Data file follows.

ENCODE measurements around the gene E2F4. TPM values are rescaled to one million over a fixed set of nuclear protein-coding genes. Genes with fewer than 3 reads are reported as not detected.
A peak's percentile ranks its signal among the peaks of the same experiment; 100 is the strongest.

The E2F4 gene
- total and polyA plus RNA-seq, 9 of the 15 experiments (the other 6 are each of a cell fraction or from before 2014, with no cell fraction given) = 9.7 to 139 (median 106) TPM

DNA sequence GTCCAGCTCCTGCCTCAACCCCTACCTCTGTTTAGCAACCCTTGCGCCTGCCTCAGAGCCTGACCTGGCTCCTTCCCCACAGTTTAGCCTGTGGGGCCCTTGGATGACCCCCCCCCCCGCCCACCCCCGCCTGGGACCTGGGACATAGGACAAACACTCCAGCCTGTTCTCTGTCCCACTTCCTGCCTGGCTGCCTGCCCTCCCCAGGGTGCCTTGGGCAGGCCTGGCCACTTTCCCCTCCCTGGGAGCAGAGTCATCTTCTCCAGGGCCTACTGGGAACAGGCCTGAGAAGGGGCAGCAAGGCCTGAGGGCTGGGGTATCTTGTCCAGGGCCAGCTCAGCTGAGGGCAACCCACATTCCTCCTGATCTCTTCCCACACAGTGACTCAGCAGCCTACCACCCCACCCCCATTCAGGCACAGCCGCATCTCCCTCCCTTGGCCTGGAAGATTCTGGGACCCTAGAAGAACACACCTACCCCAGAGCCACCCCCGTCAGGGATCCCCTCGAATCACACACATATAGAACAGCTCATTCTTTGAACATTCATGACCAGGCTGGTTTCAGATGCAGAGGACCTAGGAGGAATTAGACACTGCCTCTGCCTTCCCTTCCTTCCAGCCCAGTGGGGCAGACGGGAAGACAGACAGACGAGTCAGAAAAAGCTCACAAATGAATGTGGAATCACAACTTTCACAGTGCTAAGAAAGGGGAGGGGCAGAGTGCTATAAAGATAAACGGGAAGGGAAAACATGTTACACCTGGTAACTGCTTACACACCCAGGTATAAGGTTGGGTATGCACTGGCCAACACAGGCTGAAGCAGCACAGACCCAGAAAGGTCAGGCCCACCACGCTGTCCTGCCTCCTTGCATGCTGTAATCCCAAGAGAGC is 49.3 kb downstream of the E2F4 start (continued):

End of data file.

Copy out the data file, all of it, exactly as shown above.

ENCODE measurements around the gene E2F4. TPM values are rescaled to one million over a fixed set of nuclear protein-coding genes. Genes with fewer than 3 reads are reported as not detected.
A peak's percentile ranks its signal among the peaks of the same experiment; 100 is the strongest.

The E2F4 gene
- total and polyA plus RNA-seq, 9 of the 15 experiments (the other 6 are each of a cell fraction or from before 2014, with no cell fraction given) = 9.7 to 139 (median 106) TPM

DNA sequence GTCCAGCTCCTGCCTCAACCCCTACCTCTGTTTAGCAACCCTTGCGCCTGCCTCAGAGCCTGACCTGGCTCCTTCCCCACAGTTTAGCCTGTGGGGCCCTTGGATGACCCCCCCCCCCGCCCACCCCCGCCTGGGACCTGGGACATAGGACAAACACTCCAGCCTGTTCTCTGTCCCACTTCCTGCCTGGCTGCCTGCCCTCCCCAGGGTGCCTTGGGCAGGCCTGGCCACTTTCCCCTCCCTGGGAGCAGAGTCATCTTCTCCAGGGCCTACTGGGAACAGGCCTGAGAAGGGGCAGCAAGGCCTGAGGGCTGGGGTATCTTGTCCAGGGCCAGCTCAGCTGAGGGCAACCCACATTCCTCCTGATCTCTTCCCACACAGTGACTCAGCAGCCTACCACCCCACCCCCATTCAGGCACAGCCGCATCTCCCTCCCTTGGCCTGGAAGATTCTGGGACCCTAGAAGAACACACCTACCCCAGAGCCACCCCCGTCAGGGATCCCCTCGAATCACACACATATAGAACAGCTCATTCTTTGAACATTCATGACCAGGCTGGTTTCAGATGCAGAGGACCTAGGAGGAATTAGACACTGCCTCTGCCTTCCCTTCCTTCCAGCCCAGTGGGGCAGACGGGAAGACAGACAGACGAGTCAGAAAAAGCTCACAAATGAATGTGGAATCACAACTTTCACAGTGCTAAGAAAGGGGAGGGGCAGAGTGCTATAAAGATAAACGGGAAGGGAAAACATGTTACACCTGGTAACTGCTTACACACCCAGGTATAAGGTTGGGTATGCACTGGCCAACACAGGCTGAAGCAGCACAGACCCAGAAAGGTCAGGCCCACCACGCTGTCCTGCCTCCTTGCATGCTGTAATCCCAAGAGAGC is 49.3 kb downstream of the E2F4 start (continued):